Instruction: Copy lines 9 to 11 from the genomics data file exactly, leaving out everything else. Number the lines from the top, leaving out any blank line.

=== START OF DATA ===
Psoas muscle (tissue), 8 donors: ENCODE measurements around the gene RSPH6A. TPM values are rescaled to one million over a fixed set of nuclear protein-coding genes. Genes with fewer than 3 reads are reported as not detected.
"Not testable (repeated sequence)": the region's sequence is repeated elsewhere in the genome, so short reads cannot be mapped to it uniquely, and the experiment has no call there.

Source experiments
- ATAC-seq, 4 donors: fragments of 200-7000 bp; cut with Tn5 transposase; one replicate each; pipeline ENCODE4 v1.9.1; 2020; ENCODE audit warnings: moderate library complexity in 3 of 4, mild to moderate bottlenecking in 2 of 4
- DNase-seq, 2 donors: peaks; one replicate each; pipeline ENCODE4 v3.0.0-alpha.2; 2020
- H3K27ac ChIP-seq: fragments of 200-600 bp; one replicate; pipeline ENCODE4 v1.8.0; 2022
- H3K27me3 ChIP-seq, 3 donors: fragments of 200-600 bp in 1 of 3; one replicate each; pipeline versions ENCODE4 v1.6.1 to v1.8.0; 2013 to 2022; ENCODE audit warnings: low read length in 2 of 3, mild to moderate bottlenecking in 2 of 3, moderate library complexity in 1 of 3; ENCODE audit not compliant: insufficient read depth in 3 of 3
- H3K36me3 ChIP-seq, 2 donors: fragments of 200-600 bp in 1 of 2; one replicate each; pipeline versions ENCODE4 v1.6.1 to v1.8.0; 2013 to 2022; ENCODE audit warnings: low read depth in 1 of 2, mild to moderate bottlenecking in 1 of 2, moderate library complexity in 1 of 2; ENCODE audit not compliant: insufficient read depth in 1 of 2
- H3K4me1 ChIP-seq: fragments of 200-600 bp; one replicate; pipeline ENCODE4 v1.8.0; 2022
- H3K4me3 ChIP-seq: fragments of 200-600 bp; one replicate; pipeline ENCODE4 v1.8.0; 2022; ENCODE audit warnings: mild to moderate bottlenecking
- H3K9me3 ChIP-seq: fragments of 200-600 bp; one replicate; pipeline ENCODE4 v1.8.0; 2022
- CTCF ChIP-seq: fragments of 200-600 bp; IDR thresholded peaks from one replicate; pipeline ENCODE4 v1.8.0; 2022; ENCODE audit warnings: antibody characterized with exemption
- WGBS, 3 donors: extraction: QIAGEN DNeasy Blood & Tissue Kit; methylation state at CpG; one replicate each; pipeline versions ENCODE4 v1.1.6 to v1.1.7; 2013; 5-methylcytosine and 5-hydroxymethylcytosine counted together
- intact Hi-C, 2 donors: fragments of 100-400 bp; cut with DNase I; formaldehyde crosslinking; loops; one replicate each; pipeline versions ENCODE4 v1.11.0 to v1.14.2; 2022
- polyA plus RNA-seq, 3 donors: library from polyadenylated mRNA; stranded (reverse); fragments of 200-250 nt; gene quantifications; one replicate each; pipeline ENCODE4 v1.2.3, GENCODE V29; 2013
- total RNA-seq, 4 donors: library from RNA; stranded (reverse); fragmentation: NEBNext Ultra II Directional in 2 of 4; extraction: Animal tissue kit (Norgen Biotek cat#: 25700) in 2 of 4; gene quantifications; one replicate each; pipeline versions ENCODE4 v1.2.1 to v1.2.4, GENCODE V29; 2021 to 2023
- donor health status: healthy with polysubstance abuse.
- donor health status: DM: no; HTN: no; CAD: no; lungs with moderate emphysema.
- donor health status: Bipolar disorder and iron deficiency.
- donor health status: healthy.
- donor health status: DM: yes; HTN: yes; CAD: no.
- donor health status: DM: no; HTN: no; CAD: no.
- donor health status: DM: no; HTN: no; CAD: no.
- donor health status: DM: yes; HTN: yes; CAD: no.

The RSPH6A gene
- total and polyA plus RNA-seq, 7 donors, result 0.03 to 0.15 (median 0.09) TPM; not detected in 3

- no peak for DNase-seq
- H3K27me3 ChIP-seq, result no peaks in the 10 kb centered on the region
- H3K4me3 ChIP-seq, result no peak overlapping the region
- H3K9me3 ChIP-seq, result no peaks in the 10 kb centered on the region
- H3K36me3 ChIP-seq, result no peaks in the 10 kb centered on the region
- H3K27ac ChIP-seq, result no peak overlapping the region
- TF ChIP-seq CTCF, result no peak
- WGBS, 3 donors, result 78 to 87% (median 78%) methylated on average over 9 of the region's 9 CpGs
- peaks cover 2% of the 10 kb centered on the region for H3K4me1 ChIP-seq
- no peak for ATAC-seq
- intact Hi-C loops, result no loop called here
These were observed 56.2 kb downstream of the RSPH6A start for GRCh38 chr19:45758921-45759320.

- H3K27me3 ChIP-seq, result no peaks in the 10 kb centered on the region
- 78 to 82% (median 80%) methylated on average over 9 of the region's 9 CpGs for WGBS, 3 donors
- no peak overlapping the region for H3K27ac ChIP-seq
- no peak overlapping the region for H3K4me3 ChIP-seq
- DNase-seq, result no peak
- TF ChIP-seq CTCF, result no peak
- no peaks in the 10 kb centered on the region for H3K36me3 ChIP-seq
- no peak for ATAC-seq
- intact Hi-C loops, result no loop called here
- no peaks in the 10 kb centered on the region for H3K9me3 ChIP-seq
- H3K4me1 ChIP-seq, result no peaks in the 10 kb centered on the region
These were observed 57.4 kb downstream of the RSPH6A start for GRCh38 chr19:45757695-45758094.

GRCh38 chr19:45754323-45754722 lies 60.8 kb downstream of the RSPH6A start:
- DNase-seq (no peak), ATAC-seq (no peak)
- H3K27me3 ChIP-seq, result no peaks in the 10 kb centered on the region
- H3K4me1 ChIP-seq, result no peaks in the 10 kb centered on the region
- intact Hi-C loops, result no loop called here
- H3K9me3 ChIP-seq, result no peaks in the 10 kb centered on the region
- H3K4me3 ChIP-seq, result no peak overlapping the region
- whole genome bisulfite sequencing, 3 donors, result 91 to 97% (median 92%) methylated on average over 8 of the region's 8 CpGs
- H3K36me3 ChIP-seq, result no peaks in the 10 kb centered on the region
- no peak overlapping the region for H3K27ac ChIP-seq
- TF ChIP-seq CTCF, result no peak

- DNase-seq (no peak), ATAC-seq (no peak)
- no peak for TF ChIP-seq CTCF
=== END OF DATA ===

- H3K4me1 ChIP-seq: fragments of 200-600 bp; one replicate; pipeline ENCODE4 v1.8.0; 2022
- H3K4me3 ChIP-seq: fragments of 200-600 bp; one replicate; pipeline ENCODE4 v1.8.0; 2022; ENCODE audit warnings: mild to moderate bottlenecking
- H3K9me3 ChIP-seq: fragments of 200-600 bp; one replicate; pipeline ENCODE4 v1.8.0; 2022